Monday, February 23, 2009

Preschool Astronomy

The Phases of the Moon

The first thing preschoolers see in the night sky is the moon. Many preschoolers are fascinated with the moon; not only the shapes of the moon and but that the moon seems to follow them during long car rides. With this fun preschool science activity, you can teach your preschoolers the shapes or phases of the moon and how the moon changes over the course of a month.

What your Preschoolers will Learn:
That the shape of the moon changes over the course of a 28 day cycle
What a circle is
What a crescent is
What you will Need to Teach the Phases of the Moon:
A sheet of paper

1. Start this science activity by creating a chart with twenty-eight boxes on it. Put a title on it, such as 'Shapes or Phases of the Moon'. You can even print out pictures of the moon and glue them on as a border.
2. Check your calender for when a full moon is.
3. Take your preschooler outside on a full moon and have them find the moon. Point out that it’s in a full circle, called a full moon. Point out the 'Man in the Moon'. If you don’t know what this is, stare at a full moon. You’ll quickly see how the shadows on the moon's surface seem to form a 'face'.
4. Draw a picture of it on your chart. It doesn't have to be perfect, so don't stress about this part. 5.For the next twenty-eight days, for homework have your preschoolers go outside and find the moon. Every day have them draw a new picture of the moon on the chart. Over time, your preschoolers will notice that the moon is changing in shape. It shrinks away to nothing, and then comes back to its full moon shape.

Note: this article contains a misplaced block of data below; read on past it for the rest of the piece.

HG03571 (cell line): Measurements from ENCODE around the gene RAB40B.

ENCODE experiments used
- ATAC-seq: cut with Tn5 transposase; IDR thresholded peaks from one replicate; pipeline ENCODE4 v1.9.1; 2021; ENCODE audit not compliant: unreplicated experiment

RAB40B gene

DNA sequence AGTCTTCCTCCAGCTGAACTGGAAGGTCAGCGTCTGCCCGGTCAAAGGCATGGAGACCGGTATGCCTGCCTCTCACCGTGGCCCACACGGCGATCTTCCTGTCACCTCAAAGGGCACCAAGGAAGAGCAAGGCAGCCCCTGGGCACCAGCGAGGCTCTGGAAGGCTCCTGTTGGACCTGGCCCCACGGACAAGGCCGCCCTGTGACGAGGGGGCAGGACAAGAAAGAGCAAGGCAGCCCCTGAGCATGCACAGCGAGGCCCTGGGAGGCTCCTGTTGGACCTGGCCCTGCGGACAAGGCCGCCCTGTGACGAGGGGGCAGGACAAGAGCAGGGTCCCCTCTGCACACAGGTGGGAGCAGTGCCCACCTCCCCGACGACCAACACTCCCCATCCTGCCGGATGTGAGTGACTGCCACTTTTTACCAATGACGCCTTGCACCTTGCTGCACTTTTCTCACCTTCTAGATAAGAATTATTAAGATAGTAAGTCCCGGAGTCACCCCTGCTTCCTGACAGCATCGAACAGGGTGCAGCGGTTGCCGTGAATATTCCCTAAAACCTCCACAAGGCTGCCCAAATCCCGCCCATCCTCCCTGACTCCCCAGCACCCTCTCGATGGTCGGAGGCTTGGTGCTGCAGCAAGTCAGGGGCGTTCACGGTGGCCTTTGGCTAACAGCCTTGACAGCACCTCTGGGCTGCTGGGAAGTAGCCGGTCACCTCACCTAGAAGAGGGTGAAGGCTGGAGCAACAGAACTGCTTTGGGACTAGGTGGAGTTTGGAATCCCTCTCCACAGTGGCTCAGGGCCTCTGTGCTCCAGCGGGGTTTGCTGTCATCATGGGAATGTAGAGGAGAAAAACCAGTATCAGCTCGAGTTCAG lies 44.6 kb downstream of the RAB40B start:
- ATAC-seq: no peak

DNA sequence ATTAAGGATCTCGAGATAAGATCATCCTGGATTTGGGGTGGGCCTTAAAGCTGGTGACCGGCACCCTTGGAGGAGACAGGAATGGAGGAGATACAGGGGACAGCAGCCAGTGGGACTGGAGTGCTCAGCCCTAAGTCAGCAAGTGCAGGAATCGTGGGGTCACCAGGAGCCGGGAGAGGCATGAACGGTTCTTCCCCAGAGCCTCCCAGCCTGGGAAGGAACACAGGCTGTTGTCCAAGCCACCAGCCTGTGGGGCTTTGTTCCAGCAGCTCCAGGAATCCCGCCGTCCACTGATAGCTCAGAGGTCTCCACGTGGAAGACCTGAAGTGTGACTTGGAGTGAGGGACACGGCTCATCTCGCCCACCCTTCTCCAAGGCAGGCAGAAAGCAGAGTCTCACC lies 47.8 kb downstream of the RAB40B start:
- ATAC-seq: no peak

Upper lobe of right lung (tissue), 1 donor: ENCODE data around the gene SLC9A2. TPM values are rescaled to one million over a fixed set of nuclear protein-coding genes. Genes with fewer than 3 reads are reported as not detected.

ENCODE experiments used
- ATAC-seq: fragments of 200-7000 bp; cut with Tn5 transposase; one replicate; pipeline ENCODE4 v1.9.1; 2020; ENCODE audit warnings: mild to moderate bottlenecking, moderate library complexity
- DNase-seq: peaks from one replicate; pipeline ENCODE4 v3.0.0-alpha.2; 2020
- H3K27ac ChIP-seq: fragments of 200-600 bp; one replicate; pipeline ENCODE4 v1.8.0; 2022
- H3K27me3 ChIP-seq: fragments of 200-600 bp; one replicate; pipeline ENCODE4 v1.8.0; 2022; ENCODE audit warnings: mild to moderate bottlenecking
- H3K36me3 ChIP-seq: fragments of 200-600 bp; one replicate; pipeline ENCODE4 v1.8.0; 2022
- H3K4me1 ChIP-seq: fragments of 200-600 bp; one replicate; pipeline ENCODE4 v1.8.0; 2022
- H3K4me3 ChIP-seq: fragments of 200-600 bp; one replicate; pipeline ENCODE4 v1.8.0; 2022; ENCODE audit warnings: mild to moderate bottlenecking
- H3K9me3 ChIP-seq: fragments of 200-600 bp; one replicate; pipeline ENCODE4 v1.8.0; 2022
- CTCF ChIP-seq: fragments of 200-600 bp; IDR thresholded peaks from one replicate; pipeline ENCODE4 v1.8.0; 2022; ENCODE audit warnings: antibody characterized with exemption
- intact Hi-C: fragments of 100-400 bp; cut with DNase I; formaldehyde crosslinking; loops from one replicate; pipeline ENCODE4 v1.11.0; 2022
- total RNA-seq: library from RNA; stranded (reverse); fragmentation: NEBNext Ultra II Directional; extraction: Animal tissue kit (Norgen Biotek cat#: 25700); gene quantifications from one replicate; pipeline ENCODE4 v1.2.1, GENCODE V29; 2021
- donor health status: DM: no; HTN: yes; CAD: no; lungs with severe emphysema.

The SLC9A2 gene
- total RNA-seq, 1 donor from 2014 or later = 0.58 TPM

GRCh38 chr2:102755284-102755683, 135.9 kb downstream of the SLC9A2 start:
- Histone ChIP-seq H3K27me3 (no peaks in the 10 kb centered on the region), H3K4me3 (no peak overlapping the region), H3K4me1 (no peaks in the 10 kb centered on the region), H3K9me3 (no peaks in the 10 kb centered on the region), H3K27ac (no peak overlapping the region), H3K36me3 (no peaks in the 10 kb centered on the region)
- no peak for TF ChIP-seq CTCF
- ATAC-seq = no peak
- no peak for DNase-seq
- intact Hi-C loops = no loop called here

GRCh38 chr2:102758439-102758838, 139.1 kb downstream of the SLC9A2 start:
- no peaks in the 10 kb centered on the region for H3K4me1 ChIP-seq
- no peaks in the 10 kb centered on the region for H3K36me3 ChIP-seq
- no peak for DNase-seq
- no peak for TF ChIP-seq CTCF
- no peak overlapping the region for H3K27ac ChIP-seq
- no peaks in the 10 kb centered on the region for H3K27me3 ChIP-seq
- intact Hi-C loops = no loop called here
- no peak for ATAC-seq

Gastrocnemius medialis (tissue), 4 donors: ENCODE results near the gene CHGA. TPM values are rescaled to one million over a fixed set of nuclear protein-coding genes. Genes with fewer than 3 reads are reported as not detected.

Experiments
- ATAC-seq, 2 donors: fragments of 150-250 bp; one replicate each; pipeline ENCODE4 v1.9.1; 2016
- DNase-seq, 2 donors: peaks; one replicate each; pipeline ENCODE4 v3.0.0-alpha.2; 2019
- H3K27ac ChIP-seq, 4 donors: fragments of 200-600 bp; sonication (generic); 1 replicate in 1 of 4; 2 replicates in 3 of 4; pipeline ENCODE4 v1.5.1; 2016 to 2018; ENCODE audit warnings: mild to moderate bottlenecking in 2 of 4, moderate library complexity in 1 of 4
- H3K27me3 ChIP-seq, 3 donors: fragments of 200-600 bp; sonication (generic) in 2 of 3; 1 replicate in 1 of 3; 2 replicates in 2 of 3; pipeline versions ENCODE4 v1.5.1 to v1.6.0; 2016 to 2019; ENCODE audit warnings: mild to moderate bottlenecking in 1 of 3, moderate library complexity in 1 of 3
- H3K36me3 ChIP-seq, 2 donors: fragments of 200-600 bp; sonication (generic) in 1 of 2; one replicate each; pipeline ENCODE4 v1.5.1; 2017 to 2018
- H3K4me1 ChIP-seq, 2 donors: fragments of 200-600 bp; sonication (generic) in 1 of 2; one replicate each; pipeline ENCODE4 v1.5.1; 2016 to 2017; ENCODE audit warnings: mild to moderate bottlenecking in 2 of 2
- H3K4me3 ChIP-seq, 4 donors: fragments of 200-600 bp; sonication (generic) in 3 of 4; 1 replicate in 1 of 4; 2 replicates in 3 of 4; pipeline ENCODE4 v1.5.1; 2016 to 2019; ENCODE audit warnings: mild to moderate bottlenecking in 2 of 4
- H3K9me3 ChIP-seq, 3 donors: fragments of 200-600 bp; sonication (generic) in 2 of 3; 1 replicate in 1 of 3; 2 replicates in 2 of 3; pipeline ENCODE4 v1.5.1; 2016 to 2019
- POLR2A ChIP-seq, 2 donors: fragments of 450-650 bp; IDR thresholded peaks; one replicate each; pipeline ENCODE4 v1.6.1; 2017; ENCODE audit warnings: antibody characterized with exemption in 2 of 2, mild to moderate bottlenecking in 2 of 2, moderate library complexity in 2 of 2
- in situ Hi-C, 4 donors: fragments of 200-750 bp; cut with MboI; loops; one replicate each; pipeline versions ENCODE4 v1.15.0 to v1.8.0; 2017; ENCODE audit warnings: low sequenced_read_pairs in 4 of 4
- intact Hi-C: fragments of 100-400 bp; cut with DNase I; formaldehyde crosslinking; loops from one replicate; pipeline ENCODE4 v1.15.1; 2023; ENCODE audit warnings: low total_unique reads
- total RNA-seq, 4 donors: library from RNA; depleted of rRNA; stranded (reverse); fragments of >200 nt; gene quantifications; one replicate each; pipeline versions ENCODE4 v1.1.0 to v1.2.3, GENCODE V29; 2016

**You don't have to have them go outside every day. Every other day or every third day should be enough for them to understand how the shape of the moon keeps changing.

Activity 2
Mr. Golden Sun

Sing "Mr. Sun, sun Mr. Golden Sun" then have fun making him as a craft!!

Supplies needed:
A paper plate
Yellow construction paper
Glue (or a stapler)
Crayons, paint or markers
Googly eyes (optional)


1.Paint/color the back side of a paper plate yellow.
2.Trace a child's hand on yellow construction paper about 7 times.
3.Cut out the tracings.
4.Glue or staple the handprint tracings to the paper plate - the fingers are the sun's rays.
5.Color in the sun, drawing a mouth and a nose. Either draw the eyes or glue on googly eyes.

Put them up in the classroom to brighten it up!

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